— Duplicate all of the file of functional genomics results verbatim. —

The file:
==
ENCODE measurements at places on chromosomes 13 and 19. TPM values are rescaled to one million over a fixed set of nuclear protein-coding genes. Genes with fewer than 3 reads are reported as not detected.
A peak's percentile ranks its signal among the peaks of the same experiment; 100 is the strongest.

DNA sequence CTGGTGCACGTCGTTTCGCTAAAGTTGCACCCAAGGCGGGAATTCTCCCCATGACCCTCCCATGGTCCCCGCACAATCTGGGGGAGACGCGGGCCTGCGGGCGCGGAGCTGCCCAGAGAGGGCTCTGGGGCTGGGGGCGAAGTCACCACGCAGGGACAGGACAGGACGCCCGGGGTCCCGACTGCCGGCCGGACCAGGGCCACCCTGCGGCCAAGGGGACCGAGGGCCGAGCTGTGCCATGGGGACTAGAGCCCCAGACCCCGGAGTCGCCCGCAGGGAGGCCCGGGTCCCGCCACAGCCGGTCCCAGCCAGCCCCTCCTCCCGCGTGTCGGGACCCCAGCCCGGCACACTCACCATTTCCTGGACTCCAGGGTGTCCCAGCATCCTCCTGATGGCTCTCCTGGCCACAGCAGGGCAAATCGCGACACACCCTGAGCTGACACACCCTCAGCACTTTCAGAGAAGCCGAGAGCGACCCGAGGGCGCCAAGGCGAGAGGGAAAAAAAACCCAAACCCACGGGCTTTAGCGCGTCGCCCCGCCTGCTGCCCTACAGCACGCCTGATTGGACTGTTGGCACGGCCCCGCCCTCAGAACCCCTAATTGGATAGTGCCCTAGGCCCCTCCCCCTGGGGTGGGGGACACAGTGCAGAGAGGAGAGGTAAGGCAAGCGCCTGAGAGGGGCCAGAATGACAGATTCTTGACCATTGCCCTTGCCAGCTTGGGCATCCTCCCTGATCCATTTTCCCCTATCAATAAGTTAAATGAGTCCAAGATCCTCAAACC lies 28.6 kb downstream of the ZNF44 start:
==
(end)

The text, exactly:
ENCODE measurements at places on chromosomes 13 and 19. TPM values are rescaled to one million over a fixed set of nuclear protein-coding genes. Genes with fewer than 3 reads are reported as not detected.
A peak's percentile ranks its signal among the peaks of the same experiment; 100 is the strongest.

DNA sequence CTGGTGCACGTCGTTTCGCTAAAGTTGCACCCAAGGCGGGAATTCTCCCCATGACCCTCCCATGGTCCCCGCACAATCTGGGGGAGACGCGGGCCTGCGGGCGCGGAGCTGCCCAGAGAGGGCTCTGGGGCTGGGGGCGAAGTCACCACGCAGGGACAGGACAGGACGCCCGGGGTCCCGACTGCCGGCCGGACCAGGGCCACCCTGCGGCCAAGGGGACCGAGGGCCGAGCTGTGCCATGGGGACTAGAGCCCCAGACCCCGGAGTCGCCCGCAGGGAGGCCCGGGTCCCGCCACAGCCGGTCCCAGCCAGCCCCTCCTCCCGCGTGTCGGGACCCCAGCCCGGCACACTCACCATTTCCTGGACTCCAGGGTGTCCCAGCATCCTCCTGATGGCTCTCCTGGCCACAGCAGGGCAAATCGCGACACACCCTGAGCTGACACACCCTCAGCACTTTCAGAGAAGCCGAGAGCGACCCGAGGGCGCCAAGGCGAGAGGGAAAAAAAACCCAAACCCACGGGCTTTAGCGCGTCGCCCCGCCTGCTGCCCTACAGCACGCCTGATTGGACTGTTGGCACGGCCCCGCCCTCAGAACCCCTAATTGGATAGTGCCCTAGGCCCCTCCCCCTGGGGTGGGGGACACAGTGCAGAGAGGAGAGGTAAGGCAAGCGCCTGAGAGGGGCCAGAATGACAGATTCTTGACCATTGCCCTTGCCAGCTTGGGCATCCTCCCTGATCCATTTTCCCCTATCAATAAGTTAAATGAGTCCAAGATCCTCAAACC lies 28.6 kb downstream of the ZNF44 start: